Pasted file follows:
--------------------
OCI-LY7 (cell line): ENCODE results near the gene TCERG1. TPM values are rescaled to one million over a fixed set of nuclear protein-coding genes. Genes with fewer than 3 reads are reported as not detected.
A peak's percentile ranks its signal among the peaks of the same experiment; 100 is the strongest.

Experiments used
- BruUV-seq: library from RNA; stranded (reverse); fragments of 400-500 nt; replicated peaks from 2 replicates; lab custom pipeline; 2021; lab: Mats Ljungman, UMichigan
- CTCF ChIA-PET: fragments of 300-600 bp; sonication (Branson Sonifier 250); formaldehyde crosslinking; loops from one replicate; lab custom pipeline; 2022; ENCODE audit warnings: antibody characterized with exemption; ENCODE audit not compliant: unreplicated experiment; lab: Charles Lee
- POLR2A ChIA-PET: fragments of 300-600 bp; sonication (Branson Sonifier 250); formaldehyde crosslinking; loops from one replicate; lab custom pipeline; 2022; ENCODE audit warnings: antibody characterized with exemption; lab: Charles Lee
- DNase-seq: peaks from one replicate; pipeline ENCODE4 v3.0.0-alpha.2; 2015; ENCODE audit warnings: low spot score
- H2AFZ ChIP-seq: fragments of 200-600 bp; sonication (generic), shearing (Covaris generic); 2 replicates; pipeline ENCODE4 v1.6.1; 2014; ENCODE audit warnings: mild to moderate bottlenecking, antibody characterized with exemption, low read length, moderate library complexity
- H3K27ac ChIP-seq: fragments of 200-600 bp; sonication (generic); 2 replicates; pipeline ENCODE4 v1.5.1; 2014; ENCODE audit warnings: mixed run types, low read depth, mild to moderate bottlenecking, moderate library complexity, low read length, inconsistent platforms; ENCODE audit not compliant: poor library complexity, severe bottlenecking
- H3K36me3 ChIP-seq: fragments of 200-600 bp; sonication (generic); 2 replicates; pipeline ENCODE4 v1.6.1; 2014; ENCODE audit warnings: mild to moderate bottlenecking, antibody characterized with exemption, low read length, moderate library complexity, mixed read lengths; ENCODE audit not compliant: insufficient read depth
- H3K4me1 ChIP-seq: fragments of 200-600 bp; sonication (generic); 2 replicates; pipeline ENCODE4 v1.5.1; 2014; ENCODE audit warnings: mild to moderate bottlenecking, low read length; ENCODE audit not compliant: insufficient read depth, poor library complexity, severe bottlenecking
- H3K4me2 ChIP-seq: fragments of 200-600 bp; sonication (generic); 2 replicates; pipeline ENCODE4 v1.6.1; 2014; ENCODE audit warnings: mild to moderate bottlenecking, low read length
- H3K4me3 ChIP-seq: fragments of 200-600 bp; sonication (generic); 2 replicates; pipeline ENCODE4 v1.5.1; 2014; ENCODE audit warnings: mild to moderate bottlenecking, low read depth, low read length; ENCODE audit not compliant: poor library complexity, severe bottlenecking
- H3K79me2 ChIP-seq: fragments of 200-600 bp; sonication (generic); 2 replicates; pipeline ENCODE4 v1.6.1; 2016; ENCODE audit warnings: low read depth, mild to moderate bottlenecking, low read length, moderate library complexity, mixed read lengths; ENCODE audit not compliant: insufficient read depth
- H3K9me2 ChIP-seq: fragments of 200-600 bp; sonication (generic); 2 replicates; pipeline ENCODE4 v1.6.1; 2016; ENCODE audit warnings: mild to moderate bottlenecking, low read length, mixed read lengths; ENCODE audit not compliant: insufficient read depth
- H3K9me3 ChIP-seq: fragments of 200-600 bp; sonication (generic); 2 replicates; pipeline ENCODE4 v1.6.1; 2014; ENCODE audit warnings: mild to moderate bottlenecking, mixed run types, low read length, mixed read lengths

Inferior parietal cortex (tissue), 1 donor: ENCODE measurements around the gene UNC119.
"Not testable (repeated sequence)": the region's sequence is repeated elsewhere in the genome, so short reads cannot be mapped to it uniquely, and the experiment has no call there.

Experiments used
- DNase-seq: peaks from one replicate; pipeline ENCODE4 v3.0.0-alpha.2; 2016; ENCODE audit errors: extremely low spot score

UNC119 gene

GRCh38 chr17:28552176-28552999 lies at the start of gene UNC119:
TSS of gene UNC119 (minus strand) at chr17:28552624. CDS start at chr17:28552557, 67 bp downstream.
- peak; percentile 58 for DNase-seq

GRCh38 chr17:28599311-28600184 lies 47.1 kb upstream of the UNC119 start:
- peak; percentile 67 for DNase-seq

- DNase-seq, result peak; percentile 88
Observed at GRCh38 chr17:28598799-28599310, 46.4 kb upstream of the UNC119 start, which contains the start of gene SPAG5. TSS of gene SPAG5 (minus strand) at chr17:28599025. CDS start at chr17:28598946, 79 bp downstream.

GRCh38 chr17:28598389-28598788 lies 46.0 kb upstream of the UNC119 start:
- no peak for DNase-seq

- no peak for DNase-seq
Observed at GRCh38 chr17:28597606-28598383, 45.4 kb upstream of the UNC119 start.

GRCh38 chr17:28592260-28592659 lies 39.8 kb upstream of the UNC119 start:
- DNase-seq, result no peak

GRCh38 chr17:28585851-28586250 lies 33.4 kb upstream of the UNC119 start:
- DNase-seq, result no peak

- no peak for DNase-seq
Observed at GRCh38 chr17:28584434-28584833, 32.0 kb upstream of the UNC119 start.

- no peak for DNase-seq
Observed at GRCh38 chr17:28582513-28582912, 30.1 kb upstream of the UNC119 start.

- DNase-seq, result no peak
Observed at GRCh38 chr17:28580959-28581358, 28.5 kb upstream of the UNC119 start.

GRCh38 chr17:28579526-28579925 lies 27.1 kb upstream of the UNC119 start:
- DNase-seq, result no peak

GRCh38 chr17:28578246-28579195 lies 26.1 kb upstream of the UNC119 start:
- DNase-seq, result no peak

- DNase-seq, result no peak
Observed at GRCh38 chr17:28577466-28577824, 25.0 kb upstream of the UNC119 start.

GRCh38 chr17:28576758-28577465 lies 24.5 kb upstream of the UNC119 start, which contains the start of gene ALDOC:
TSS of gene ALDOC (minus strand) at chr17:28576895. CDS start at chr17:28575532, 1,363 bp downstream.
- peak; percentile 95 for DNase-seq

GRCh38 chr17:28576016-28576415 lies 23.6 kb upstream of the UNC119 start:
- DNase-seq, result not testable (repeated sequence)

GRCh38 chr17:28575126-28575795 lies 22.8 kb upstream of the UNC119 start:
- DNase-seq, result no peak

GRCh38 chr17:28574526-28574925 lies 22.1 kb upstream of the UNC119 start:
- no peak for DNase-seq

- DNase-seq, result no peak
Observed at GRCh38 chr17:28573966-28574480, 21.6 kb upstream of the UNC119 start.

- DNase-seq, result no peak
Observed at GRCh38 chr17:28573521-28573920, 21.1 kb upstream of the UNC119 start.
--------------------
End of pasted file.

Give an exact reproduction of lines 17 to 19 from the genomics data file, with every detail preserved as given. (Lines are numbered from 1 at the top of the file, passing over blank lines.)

Inferior parietal cortex (tissue), 1 donor: ENCODE measurements around the gene UNC119.
"Not testable (repeated sequence)": the region's sequence is repeated elsewhere in the genome, so short reads cannot be mapped to it uniquely, and the experiment has no call there.

Experiments used